Blackhurst is in excellent company, as Goldstein has cast powerful actor/singers in three top roles. Australian Tony Sheldon, who recently completed a world tour of "Priscilla, Queen of the Desert," provides a formidable match as Vandergelder. Sheldon offers an imposing, well-tailored image of an often-gruff businessman who acts like a robber baron wannabee, while revealing the limitations and vulnerabilities that keep him anchored in Yonkers. In the second act, he conveys Horace's foolishness and exasperation fully and believably.
Goldstein's production also boasts a particularly stellar Irene Malloy, the widowed milliner whose marriage, this production implies, was not entirely happy and may have even been hurtful. The vibrant, lovely Ashley Brown, who originated the part of Mary Poppins in the recent Broadway production, gives Irene a reluctant resignation that she gradually but eagerly discards while unexpectedly falling in love with Vandergelder's chief clerk, Cornelius Hackl. Brown's extraordinary voice adds a special poignancy to "Ribbons Down My Back," as she decides to leave her widow's weeds behind and open herself to the possibilities of the world, adds resonance and depth to her later duet "It Only Takes a Moment."
The lanky Spencer Moses cuts a fun figure as Cornelius, as the loyal, but long put-upon clerk, who decides for once to defy his boss and head to the big city for an adventure. His Cornelius is enthusiastic yet naïve, convincingly depicting the young man's excitement at discovering a soul mate in Irene Malloy. He's equally good in sharing his trepidations about maintaining the pretense that he's a wealthy man about town. As a result, we share his emotions in a later scene as he sings to a judge about his joy in falling in love.
Brown and Moses are neatly complemented by their younger comrades in arms, with Jeremy Morse as Barnaby Tucker, the teenage clerk who accompanies Cornelius on his adventure, and Catherine Blades as Irene's young assistant Minnie Fay. Morse wonderfully reveals the young clerk's eager innocence, while Blades offers a crackerjack portrait of a young woman ready to experience the more sophisticated New York around her. The four share a sweet, enticing number that opens the second act, "Elegance," that firms up in song and action the bond between the couples. Charles McEachern and Brooke Shapiro are a somewhat underwhelming Ambrose Kemper and Vandergelder's niece, Ermengarde, who Dolly is secretly helping to elope. Between McEachern's vacant performance and Shapiro's constant shrieking, they are not a couple you want to root for, let alone hope to keep seeing on stage. I wish they had been made just a bit more endearing.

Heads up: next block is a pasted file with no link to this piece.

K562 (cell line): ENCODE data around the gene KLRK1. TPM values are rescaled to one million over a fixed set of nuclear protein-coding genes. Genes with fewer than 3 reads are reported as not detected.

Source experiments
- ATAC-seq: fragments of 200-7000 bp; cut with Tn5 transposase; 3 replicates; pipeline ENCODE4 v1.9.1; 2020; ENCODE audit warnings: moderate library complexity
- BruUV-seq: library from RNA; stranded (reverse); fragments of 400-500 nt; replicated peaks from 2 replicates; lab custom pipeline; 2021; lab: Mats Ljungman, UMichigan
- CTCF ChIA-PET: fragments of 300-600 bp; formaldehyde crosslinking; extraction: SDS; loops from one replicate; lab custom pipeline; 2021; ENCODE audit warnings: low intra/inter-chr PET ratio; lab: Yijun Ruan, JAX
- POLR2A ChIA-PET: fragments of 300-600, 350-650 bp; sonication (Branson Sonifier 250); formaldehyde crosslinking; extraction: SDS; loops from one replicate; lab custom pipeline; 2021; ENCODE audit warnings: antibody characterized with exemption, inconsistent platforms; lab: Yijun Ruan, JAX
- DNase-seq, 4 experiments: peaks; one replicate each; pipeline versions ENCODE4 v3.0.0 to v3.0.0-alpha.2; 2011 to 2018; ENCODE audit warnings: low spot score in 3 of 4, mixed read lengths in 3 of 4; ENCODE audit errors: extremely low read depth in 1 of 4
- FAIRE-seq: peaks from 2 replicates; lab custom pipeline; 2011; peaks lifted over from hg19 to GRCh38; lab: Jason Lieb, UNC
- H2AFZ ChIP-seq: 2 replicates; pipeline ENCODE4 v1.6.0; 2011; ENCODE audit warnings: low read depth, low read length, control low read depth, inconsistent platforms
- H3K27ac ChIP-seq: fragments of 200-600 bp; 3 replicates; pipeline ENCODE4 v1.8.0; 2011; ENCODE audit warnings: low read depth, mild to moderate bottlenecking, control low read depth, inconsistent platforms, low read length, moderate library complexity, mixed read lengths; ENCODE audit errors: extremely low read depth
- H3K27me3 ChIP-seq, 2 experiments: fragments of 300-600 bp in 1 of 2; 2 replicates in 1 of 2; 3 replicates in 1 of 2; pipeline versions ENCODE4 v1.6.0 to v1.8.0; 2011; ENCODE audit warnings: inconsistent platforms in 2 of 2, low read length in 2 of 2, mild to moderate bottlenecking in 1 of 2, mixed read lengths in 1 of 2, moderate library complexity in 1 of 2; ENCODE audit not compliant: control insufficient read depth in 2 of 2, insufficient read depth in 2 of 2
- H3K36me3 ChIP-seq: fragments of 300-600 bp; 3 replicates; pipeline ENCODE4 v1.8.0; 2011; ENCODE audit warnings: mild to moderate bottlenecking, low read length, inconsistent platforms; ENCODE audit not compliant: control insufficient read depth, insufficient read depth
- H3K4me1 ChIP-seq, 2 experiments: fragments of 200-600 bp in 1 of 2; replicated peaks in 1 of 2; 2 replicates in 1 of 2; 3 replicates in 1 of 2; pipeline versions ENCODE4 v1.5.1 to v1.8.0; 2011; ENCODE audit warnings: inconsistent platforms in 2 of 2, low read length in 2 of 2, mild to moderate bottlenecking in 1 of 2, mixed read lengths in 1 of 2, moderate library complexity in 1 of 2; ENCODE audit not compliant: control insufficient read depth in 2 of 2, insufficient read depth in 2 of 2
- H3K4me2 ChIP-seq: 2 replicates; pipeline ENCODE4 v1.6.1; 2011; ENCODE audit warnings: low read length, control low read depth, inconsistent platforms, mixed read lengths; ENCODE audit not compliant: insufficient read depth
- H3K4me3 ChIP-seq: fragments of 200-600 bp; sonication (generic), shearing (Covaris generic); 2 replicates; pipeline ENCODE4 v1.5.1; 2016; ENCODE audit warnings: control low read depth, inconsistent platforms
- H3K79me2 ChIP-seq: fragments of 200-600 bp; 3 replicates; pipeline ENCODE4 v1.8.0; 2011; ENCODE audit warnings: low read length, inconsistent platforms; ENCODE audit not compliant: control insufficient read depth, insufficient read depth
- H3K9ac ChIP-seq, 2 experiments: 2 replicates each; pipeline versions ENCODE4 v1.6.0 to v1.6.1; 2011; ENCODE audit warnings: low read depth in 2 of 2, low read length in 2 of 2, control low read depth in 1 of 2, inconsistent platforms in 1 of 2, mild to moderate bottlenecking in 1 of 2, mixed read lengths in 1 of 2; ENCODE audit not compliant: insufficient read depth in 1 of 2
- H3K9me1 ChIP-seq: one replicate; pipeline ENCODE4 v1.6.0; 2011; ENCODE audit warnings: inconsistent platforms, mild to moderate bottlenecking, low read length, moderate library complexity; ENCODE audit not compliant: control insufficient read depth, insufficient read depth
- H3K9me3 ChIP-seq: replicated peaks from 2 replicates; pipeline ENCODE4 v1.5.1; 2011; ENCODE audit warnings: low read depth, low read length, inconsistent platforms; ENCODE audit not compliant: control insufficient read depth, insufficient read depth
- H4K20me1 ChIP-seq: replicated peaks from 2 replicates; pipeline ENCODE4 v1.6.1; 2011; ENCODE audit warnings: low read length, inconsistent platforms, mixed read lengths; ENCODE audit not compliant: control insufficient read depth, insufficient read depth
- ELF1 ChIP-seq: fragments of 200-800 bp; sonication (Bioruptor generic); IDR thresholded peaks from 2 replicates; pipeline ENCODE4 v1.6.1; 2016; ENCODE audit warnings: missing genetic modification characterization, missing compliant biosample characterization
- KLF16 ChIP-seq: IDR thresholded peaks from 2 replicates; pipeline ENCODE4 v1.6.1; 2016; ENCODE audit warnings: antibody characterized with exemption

What also helps make this "Dolly" so eye-dazzling enjoyable are Wade Laboissonniere's stunning costumes. There must not have been an available hanger left in Goodspeed's costume shop once all of Laboissonniere's designs were completed. The men's costumes consist primarily of three piece vested suits in colorful plaids and tweeds, with shirts and the vests selected for superlative color contrasts. The women's dresses are similarly, if not more, layered, with suggestions of bustles and undergarments, with appropriate coats and elaborate hats. Then there are the black and white suits and outfits of the waiters, the sashes worn by women in the parade, the variety of outfits worn by the diverse rabble appearing in court and, of course, the magnificent bright red dress worn by Dolly as she makes her triumphant return to the Harmonia Gardens.
As typical at Goodspeed productions, musical director Michael O'Flaherty and his seven fellow musicians make the score sound as if it's being played by an orchestra three times the size, as they deliver a rich, fulfilling arrangement of Dan DeLange's marvelous orchestrations.
And let's not forget that this "Dolly" is one of the funniest shows you will ever see, musical or not. The comedy should satisfy all kinds of tastes, from those who appreciate clever word play to those who enjoy a dash of slapstick and tomfoolery, from those who like gags that turn the conventions of theater on their heads to those who welcome a scathing turn of the eyebrow or judgmental glance. It's also quite a touching show, as Dolly grapples with the memory of her late husband Ephraim or Cornelius discovers a backbone and devil may care attitude that frees him to enjoy the world around him. Indeed, just as Goldstein and Barclay keep their production spinning and moving, "Dolly" is at its heart a story of people trying to move on, with a bit of reluctance and fear, into more fulfilling lives.
And you'll move too, if you want to grasp up some of the ever-more-scarce tickets to this wonderful production.